Irving garnered significant backlash Thursday when he shared a link to a documentary called "Hebrews to Negroes: Wake Up Black America," based on a book of the same name by Ronald Dalton Jr. Both the book and movie have been criticized for their antisemitic message.
I am an OMNIST and I meant no disrespect to anyone’s religious beliefs. The “Anti-Semitic” label that is being pushed on me is not justified and does not reflect the reality or truth I live in everyday. I embrace and want to learn from all walks of life and religions.
— Hélà (@KyrieIrving) October 29, 2022
“I am an OMNIST and I meant no disrespect to anyone’s religious beliefs,” Irving wrote, referring to a belief in all religions. "The ‘Anti-Semitic’ label that is being pushed on me is not justified and does not reflect the reality or truth I live in everyday."
He signed the tweet “Hélà,” his Lakota name, which means “Little Mountain.” Irving's late mother was a member of the tribe and lived on the reservation until her adoption at a young age. His late grandmother and great-grandparents also have ties to the reservation.
After sharing the documentary, Irving tweeted “now let me get ready for this business date I have tonight” and “The Light is beginning to Dawn,” bringing heightened scrutiny in the wake of rapper Kanye West’s blatantly antisemitic comments.
According to Rolling Stone, the documentary Irving shared puts forward "ideas in line with more extreme factions of the Black Hebrew Israelites, which have a long history of misogyny, homophobia, xenophobia, Islamophobia, and especially antisemitism.”
Kyrie Irving gets combative with reporters after Nets game
When questioned by reporters over his tweets after the game, Irving continuously doubled down and clashed with ESPN reporter Nick Friedell. After Irving said an Alex Jones conspiracy theory he posted on his Instagram account was true" while distancing himself from the radio host's Sandy Hook defamation, Friedell asked him about his "promotion" of the antisemitic movie and book.
Irving rejected the idea that posting videos to his social media accounts (17.5 million followers on Instagram, 4.5 million on Twitter) constituted promoting those videos, then implied the antisemitism of the video didn't matter.
— 𝙏𝙖𝙡𝙠𝙞𝙣’ 𝙉𝘽𝘼 (@_Talkin_NBA) October 30, 2022
Kyrie Irving yells "change your life, bro" after @NickFriedell pushes him on the antisemitic rhetoric in the movie. Says "I wish we cared more about Black reproductive rights and all the things that actually matter than what I'm posting."
— Laura Albanese (@AlbaneseLaura) October 30, 2022
Kyrie Irving was displeased by the line of questioning. He doubled down on the movie, which he watched. He also said he's read a lot of books on the subject.
— Laura Albanese (@AlbaneseLaura) October 30, 2022
NBA releases statement condemning hate speech, misspells 'antisemitic'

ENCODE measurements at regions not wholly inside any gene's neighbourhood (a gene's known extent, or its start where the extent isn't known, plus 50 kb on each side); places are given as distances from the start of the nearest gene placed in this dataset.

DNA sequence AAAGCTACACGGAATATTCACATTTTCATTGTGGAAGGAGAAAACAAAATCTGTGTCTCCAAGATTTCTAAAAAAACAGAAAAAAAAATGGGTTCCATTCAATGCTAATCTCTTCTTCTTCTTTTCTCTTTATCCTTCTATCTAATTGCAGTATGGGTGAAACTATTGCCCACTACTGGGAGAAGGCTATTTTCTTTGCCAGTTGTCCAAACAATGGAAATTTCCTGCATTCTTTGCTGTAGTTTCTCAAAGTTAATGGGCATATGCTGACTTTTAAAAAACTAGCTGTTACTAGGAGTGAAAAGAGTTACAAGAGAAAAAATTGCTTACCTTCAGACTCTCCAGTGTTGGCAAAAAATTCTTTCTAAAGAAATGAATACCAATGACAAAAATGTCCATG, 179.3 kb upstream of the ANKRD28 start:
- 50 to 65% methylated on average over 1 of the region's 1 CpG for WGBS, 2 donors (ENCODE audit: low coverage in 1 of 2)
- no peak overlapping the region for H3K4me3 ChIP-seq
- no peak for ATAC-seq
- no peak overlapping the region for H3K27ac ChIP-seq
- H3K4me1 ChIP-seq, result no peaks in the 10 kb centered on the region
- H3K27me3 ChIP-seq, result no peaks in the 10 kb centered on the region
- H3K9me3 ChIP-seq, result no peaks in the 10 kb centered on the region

Hours after Irving's tweet, the NBA released a statement that did not mention the point guard by name, but condemned hate speech and pledged to challenge and refute antisemitic messages.
It took the league two tries to post the statement, as its initial release misspelled the word "antisemitic" as "antisemetic."
The NBA issued the following statement: pic.twitter.com/vuTVhEegeh
— NBA Communications (@NBAPR) October 29, 2022
The league's statement was only part of a backlash that has slowly coalesced since Irving posted his tweet on Thursday. That included retired NBA veteran Richard Jefferson, currently working as color commentator for Nets games on the YES Network, who criticized not just the antisemitic video but also Irving's posting of a video from conspiracy theorist Alex Jones.
Richard Jefferson calls out Kyrie Irving on YES broadcast: "...It is disappointing, Kyrie says that he's not antisemitic and these things, but the tweet is still up. The tweet is still up there." #Nets pic.twitter.com/d98Q5rcAjw
— Jennifer X. Williams (@JenXperience) October 30, 2022
"It is disappointing, Kyrie says that he's not antisemitic and these things, but the tweet is still up. The tweet is still up there. Kyrie also earlier in the summer posted Alex Jones, who basically tortured a bunch of families here locally in Connecticut after the Sandy Hook tragedy. He was torturing those families and Kyrie reposted a video from this man.
"It wasn't about that specific thing, but you have to understand how you use your social media has effects and can affect people. If you are insensitive to that, then you are truly endorsing it. So to say that and not take it down, to repost Alex Jones, you are endorsing them."
On Friday, Brooklyn Nets owner Joe Tsai expressed public disappointment in Irving, calling the movie "full of anti-semitic disinformation.” He also expressed the desire to sit and talk about the issue with the point guard and remind him that “it is wrong to promote hate based on race, ethnicity or religion.”
I’m disappointed that Kyrie appears to support a film based on a book full of anti-semitic disinformation. I want to sit down and make sure he understands this is hurtful to all of us, and as a man of faith, it is wrong to promote hate based on race, ethnicity or religion.
— Joe Tsai (@joetsai1999) October 29, 2022
The Nets also released a statement.
"The Brooklyn Nets strongly condemn and have no tolerance for the promotion of any form of hate speech. We believe that in these situations, our first action must be open, honest dialogue. We thank those, including the [Anti Defamation League], who have been supportive during this time."
Despite the Nets saying they have no tolerance for promoting hate speech in response to Irving, the player was still in the team's starting lineup with no restrictions on Saturday.
The team is currently 1-4, with Irving averaging 29.6 points, 5.4 rebounds and 4.4 assists this season.